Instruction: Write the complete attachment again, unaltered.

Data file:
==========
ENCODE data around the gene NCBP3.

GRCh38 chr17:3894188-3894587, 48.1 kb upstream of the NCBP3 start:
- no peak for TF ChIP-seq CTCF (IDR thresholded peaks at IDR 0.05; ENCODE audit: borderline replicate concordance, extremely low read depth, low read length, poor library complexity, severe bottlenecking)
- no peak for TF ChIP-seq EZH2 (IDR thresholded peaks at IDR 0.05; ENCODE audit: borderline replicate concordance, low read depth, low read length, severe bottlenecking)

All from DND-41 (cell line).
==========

ENCODE data around the gene NCBP3.

GRCh38 chr17:3894188-3894587, 48.1 kb upstream of the NCBP3 start:
- no peak for TF ChIP-seq CTCF (IDR thresholded peaks at IDR 0.05; ENCODE audit: borderline replicate concordance, extremely low read depth, low read length, poor library complexity, severe bottlenecking)
- no peak for TF ChIP-seq EZH2 (IDR thresholded peaks at IDR 0.05; ENCODE audit: borderline replicate concordance, low read depth, low read length, severe bottlenecking)

All from DND-41 (cell line).